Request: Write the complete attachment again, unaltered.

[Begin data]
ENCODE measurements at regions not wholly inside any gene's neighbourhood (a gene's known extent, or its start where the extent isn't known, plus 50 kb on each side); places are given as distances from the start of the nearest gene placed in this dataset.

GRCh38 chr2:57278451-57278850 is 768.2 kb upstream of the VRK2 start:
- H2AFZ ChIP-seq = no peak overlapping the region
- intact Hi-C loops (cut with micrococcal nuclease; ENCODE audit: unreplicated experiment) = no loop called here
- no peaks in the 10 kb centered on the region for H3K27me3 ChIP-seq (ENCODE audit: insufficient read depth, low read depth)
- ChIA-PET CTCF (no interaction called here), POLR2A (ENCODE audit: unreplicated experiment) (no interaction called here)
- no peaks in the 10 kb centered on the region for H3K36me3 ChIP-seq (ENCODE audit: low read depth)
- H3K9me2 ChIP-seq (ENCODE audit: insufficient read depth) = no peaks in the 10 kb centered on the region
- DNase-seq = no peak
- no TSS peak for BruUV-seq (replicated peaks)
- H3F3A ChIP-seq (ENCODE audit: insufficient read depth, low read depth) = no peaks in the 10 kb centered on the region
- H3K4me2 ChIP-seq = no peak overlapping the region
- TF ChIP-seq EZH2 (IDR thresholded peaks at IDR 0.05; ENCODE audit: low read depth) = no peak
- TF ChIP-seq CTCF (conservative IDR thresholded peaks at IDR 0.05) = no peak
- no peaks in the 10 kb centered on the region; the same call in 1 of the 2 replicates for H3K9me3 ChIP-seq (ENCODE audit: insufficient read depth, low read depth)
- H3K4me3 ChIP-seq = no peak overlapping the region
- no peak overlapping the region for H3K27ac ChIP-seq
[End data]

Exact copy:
ENCODE measurements at regions not wholly inside any gene's neighbourhood (a gene's known extent, or its start where the extent isn't known, plus 50 kb on each side); places are given as distances from the start of the nearest gene placed in this dataset.

GRCh38 chr2:57278451-57278850 is 768.2 kb upstream of the VRK2 start:
- H2AFZ ChIP-seq = no peak overlapping the region
- intact Hi-C loops (cut with micrococcal nuclease; ENCODE audit: unreplicated experiment) = no loop called here
- no peaks in the 10 kb centered on the region for H3K27me3 ChIP-seq (ENCODE audit: insufficient read depth, low read depth)
- ChIA-PET CTCF (no interaction called here), POLR2A (ENCODE audit: unreplicated experiment) (no interaction called here)
- no peaks in the 10 kb centered on the region for H3K36me3 ChIP-seq (ENCODE audit: low read depth)
- H3K9me2 ChIP-seq (ENCODE audit: insufficient read depth) = no peaks in the 10 kb centered on the region
- DNase-seq = no peak
- no TSS peak for BruUV-seq (replicated peaks)
- H3F3A ChIP-seq (ENCODE audit: insufficient read depth, low read depth) = no peaks in the 10 kb centered on the region
- H3K4me2 ChIP-seq = no peak overlapping the region
- TF ChIP-seq EZH2 (IDR thresholded peaks at IDR 0.05; ENCODE audit: low read depth) = no peak
- TF ChIP-seq CTCF (conservative IDR thresholded peaks at IDR 0.05) = no peak
- no peaks in the 10 kb centered on the region; the same call in 1 of the 2 replicates for H3K9me3 ChIP-seq (ENCODE audit: insufficient read depth, low read depth)
- H3K4me3 ChIP-seq = no peak overlapping the region
- no peak overlapping the region for H3K27ac ChIP-seq